Review by Paul Monkhouse for MPM
Dan Donavan is a decidedly singular talent and since his days with Tribe of Dan, some three decades ago, has been cutting his very own, unique, swathe across the ether.
Those early days of primal hard rock are still in his DNA but with his constantly evolving muse, he’s wandered more and more into stripped back desert beats that have their roots to the beginning of time.
Following up his last release, the acclaimed ‘Mojo Del Rancho’, the global lockdown has prevented him from returning the California desert where that opus was recorded, instead he’s worked a lot closer to his Fenland home but the results are still as imbued with an otherworldly spirit that hangs as heavy as dust over the album.
There’s a real lived-in feel to both the writing and performances here, a raw honesty and an almost D.I.Y. vibe that eschews unnecessary trappings and goes straight to the heart and feet.
From the opening funky beats of ‘Dang, The Robots’, whose desert stoner rock has enough force to insist you dance, through to the closing gloriously atmospheric and timeless cyber poem ‘The Red’, here’s an album to cherish and thoroughly absorb.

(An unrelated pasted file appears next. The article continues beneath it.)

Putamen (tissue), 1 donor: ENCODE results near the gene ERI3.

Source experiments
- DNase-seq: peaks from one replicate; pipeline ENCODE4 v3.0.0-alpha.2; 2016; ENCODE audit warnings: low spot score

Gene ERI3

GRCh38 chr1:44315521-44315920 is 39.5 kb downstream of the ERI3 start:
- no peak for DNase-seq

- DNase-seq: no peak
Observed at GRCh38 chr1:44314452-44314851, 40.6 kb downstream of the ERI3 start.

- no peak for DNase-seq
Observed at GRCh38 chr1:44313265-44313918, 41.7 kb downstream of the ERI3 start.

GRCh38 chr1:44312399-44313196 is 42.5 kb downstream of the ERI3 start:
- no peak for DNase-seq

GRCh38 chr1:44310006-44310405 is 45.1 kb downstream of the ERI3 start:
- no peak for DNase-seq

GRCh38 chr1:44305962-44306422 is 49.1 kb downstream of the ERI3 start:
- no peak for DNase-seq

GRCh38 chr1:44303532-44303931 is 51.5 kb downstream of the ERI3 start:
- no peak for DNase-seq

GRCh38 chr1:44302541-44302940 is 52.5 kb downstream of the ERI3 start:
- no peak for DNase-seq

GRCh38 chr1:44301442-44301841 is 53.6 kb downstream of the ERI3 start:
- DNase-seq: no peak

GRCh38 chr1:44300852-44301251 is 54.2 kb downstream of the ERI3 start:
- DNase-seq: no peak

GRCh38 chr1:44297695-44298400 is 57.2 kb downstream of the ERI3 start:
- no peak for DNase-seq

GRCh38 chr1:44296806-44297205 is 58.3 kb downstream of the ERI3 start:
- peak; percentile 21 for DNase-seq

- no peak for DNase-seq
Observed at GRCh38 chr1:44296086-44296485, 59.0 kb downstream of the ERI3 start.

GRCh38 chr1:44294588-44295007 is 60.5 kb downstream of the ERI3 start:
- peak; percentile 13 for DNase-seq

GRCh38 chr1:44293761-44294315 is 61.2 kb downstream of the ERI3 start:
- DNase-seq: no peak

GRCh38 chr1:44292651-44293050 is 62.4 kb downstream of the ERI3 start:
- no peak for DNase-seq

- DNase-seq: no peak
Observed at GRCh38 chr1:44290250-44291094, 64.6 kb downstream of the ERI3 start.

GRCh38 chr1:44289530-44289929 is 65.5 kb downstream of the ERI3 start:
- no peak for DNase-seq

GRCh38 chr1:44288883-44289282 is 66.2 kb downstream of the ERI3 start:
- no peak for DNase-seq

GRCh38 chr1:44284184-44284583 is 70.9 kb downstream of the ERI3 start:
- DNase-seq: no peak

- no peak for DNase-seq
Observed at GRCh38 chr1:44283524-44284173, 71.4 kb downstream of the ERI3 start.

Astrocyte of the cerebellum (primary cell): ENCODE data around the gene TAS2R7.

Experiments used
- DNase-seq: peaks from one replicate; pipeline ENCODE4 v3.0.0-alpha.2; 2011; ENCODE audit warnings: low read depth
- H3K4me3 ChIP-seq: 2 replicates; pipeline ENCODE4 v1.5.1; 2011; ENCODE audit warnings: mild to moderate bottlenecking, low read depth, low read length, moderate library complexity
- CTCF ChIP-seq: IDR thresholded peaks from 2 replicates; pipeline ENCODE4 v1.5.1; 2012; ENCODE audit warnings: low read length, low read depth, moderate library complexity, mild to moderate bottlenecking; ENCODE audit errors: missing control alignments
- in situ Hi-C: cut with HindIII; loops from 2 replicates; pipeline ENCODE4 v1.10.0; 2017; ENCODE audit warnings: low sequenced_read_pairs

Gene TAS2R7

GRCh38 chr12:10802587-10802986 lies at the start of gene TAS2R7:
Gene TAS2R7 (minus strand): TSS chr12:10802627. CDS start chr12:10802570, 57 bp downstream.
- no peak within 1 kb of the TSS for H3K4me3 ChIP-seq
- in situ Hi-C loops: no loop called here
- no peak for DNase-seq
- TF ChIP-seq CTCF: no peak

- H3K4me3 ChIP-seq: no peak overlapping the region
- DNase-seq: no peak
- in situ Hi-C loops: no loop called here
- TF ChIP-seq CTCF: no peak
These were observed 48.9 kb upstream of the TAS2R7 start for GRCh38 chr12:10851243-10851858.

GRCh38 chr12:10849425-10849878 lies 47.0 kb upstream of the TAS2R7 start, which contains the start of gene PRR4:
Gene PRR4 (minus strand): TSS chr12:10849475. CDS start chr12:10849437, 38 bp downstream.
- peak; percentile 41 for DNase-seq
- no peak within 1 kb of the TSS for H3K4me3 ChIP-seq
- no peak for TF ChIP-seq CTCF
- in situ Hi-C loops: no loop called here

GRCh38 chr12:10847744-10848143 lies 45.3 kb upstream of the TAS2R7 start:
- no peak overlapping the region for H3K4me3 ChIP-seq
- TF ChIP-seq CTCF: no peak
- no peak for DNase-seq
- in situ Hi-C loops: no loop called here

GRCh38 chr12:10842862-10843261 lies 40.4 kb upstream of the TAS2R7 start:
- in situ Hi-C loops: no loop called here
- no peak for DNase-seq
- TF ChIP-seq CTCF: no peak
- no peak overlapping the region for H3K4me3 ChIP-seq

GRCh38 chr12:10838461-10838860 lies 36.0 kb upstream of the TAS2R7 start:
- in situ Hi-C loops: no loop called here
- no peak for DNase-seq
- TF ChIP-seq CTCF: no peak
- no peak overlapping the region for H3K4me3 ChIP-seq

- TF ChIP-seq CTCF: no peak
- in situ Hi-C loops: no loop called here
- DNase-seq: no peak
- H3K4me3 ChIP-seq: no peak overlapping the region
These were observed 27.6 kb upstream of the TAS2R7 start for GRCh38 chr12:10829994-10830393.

Produced by Donovan and Gavin Monaghan, the two have refined the art of bringing the music to life and it takes on its own, living, breathing and chameleon like properties as it scuttles from the dark, shaded hillside crags out into the arid dunes.
Above everything, The Dan The D is a storyteller, weaving sonic tales and conjuring up wide vistas that are blurred at the edges, your imagination filling in the details.
The rhythms are hypnotic throughout, as are the filthy, bourbon soaked vocals as ‘Peace of Me’ and ‘Diggin A Spark’ weave their magic before the manic ‘Chicken Dance’ brings its canyon deep groove and blizzard of guitar and harmonica playing, hitting you square between the eyes.
Boy Moon’ is brilliantly haunting midnight gothic, conjuring ghosts of prospectors and the Old West, subtly twisting before an exotic Indian tabla rises as you get whisked from the muggy nights of New Orleans to the banks of the Ganges.
The scattergun ‘Sleeping With The Bad Boys’ rocks hard, showing another facet of Donovan and ‘This House Is Soul’ is pure Grindhouse movie soundtrack. The blissed out beats, strings, jazz drums and spoken word colour the quietly spectacular ‘Silence Creeps’ and ‘Testimone’ drips with atmosphere as we run through this kaleidoscopic world, springing up with the Krautrock crunch of ‘Fudge It’ that manages to make heads spin before exploding.
Stupefyingly inventive, pure and clear as a mountain spring and homegrown, ‘Bat Beats’ is the eighth wonder of the world.